A Capital Day

Monday is Labor Day, a day chosen by President Grover Cleveland to celebrate workers’ contributions to American economic and social life. The early September date got the nod expressly to derail those radical syndicalist, communist, and anarchist agitators who pushed May Day as their day to rally the proletariat. Labor Day was a frank attempt to mainstream the labor movement.

Nowadays it means next to nothing, as near as I can make out. Some folks used to take it seriously as a holiday. Today, though, we celebrate “labor” not only by not working, but by traveling, picnicking, attending sports events, and partying in general. It really has nothing to do with honoring a sector of economic life. It’s all about fun, and about giving an extra day of paid leave for public employees and unionized workers . . . and many, many others.

Since it means so little now, it’s probably worth reminding ourselves why it once meant so much — or at least enough to create an “alternate” and “official” celebratory day.

Once upon a time, labor was associated with slavery, and even in the “free labor” market, hiring someone amounted to hiring an inferior. Abuse of workers was not uncommon enough, even though it was often not as bad as depicted in some of the literature of the day.

Like today, the more skilled, the more valuable the worker — that is, the harder to replace the worker, and the more the worker contributed — the better that worker was treated. But a certain callous disregard for freely contracted labor aroused a great deal of animosity from laborers towards employers. This was especially evident during the days of slavery in the South, where slaves were often treated better than hired hands. Why? Because a slave amounted to capital, and possessed capital value — slaves could be resold. The most dangerous work of unloading cotton bales, for instance, usually went to Irish workers, not black slaves. The plantation owner did not care if an Irishman died. The free Irish were expendable, the slaves were not.

Working conditions and the wage contract improved over time, both with and without the aid of “organized” labor. But improvements often went too slowly for the politically minded, so many regulations and “progressive” rules were advocated and enacted despite their sometimes obvious ill effects. (Many “pro-labor” regulations simply put some folks out of work altogether, for instance — which is the reason why those measures were advocated, in not a few cases. Yes, to dis-employ competitive laborers. And that is also why free immigration came to a halt during the Progressive Era, as an anti-competitive move. These measures didn’t help “laborers in general,” they helped some laborers at the expense of others.)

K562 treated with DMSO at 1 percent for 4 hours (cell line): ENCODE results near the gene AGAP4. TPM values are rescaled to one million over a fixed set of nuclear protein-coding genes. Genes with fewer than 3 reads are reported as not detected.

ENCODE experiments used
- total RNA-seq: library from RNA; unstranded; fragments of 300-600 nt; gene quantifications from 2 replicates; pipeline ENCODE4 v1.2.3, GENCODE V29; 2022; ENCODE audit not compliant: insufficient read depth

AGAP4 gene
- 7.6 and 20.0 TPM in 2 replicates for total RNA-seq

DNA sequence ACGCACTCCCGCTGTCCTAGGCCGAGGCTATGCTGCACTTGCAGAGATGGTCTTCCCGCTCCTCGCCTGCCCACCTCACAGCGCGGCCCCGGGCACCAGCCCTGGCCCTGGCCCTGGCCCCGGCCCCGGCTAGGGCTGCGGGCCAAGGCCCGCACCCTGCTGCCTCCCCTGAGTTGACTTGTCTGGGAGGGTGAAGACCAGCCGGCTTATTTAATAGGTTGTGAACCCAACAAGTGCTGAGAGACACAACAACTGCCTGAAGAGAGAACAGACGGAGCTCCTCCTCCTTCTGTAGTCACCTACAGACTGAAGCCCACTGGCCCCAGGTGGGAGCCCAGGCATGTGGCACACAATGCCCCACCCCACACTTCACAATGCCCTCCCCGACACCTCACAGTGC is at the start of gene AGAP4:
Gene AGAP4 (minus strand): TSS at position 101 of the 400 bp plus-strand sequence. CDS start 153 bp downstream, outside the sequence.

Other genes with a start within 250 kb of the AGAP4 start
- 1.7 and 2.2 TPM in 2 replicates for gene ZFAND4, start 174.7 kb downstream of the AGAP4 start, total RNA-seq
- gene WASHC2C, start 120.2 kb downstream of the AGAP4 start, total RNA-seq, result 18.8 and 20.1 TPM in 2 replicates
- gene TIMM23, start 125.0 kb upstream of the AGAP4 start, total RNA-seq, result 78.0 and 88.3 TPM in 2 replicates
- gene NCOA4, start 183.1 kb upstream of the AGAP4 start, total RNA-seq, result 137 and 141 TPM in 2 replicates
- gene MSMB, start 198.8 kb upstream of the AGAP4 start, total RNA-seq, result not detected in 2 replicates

These days, labor unions shrink in the competitive sector but thrive in the public sector — booming so much that it’s dooming the finances of that sector (the public debt of the several states amounts to many trillions of dollars, and a lot of that has to do with amazing compensation rates, particularly in the form of under-funded pensions and healthcare). So “Labor Day,” which when I was young might as well have been called “Labor Unions Day,” now possesses an understated quality about it. Public unions don’t really want to call attention to their own wage contracts, with their plush benefit packages. Their ultimate bosses — the general citizenry — might object.

Which brings me to the droll suggestion of the Foundation for Economic Education (FEE):

Since labor and capital are hugely dependent upon each other, why do we have a “Labor Day” in America but not a “Capital Day”?

This suggestion of FEE President Lawrence W. Reed is actually quite important. In the distant past, labor went unappreciated in general, and in law. But today? Well, pretending that labor is everything in an economy — or even the only thing worth celebrating — lends itself to the pernicious notion that capital is (and businessmen, savers, investors, entrepreneurs, and bankers are) necessarily exploitative.

That’s mere Marxist nonsense. Sadly, it’s a general outlook that many people in today’s labor movement still have.

And, for that reason, maybe we should celebrate a “Capital Day.” Savings, investment, and producers’ goods? All are important. And the people who own them have rights. Their contributions to our lives are enormous. Indeed, without them, labor would be home production and not much else. It’s the savers and investors and businessmen and entrepreneurs who make the jobs that allow people to hire themselves as workers. The jobs come from them.

And not from the government.

Politicians may promise “jobs,” but they don’t directly create them, unless they take the money to pay for government jobs from others. Taxpayers. Ultimately, workers. (For the money doesn’t come from profits, usually, even if the “rich” are the ones taxed. They shift as much of the burden of taxation onto others. The incidence of even a consumption tax tends to rest on production. In one way or the other, it’s the “workers” who pay the dearest from government jobs.)

So, let’s find a day to celebrate capital . . . and then not invite the government. Shout three or four cheers for invested wealth, and the people who do the investing and the managing. And by all means explain your cheers to your neighbors.

But please: Don’t make it “official.” It might encourage capitalists to beg for more bailouts. And that would send the wrong message.

Let the capitalists sink or swim on their own.

I think even old Grover would have been pleased.

September 2, 2012

This column was first published on Townhall.com.